BMC Ophthalmology 04/2012; 12:7. · 1.44 Impact Factor
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    ABSTRACT: Community-acquired pneumonia (CAP) is a common cause of morbidity among children in developed countries and accounts for an incidence of 10-40 cases per 1000 children in the first 5 years of life. Given the clinical, social and economic importance of CAP, there is general agreement that prompt and adequate therapy is essential to reduce the impact of the disease. The aim of this discussion paper is to consider critically the available data concerning the treatment of uncomplicated pediatric CAP and to consider when, how and for how long it should be treated. This review has identified the various reasons that make it difficult to establish a rational approach to the treatment of pediatric CAP, including the definition of CAP, the absence of a pediatric CAP severity score, the difficulty of identifying the etiology, limited pharmacokinetic (PK)/pharmacodynamic (PD) studies, the high resistance of the most frequent respiratory pathogens to the most widely used anti-infectious agents and the lack of information concerning the changes in CAP epidemiology following the introduction of new vaccines against respiratory pathogens. More research is clearly required in various areas, such as the etiology of CAP and the reasons for its complications, the better definition of first- and second-line antibiotic therapies (including the doses and duration of parenteral and oral antibiotic treatment), the role of antiviral treatment and on how to follow-up patients with CAP. Finally, further efforts are needed to increase vaccination coverage against respiratory pathogens and to conduct prospective studies of their impact.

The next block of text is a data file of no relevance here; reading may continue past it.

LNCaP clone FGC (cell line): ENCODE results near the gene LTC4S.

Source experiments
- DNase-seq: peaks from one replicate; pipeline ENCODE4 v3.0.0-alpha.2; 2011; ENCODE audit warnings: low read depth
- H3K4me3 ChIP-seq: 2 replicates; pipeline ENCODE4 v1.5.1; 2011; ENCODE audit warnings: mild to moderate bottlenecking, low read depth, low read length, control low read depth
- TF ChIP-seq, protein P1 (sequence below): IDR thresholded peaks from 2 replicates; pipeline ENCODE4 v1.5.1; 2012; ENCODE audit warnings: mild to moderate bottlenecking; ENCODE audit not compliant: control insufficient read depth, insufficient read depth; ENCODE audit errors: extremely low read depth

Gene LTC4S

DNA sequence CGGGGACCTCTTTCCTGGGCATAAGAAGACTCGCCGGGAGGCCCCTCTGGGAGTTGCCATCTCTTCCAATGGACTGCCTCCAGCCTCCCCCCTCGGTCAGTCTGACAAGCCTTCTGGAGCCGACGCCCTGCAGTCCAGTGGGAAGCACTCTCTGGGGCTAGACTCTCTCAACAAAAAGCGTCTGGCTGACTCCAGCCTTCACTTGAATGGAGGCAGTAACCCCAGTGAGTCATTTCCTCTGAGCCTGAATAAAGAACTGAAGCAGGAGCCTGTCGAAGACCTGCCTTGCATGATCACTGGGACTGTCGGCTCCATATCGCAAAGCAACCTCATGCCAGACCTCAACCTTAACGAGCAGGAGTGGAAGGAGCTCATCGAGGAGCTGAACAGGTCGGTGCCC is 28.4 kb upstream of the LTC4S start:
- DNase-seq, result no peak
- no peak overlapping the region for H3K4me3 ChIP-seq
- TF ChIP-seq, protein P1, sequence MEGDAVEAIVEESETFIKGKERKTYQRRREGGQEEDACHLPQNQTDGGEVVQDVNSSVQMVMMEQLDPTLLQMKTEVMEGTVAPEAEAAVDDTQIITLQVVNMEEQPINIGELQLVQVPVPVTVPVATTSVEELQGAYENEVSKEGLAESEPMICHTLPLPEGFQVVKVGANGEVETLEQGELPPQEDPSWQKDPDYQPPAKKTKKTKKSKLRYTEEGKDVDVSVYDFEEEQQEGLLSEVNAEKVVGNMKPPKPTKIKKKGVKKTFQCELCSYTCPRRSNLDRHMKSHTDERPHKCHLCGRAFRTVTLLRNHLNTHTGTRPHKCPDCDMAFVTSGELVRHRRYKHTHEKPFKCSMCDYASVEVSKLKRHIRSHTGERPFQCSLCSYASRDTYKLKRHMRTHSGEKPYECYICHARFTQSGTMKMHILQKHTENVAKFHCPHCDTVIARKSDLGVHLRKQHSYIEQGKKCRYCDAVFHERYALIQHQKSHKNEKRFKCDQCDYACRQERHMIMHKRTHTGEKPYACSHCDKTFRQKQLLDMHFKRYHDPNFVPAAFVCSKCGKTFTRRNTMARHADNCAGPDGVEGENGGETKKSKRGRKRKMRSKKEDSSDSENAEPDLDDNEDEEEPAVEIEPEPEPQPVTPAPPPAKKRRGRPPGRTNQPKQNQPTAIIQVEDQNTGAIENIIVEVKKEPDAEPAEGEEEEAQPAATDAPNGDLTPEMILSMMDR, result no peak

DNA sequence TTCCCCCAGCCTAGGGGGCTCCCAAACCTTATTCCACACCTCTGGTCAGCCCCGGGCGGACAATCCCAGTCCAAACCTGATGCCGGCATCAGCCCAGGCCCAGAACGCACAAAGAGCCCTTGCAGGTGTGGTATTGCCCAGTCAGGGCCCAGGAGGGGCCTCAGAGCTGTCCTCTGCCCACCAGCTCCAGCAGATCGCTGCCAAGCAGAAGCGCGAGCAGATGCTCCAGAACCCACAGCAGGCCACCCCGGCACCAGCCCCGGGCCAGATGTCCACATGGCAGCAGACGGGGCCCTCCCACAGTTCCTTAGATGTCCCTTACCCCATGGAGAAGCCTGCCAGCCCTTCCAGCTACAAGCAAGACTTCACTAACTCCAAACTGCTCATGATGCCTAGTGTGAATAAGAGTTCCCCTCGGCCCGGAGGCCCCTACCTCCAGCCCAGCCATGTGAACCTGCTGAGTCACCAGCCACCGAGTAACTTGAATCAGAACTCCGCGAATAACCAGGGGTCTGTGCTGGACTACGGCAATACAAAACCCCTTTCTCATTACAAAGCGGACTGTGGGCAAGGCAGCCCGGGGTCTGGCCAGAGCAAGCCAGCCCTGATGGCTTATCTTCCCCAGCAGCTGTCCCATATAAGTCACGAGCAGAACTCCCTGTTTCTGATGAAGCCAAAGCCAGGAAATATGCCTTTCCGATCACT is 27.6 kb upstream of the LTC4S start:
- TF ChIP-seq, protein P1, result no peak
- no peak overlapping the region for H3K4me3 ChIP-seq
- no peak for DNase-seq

The Pediatric Infectious Disease Journal 03/2012; 31(6):e78-85. · 3.57 Impact Factor
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    ABSTRACT: We studied the attitudes with regard to occupational vaccines and vaccination coverage among healthcare workers in pediatric departments. Completed vaccination rates were 33%, 33%, 41.7%, 3%, 5.8%, 69.2% and 36.3% against measles, mumps, rubella, varicella, hepatitis A, hepatitis B and tetanus-diphtheria, respectively. Susceptibility rates were 14.2%, 15.7%, 14.6%, 7.6%, 87.4%, 22.6% and 61.8% for measles, mumps, rubella, varicella, hepatitis A, hepatitis B and tetanus-diphtheria, respectively. Mandatory vaccinations were supported by 70.6% of healthcare workers, with considerable differences by target disease.
    The Pediatric Infectious Disease Journal 02/2012; 31(6):623-5. · 3.57 Impact Factor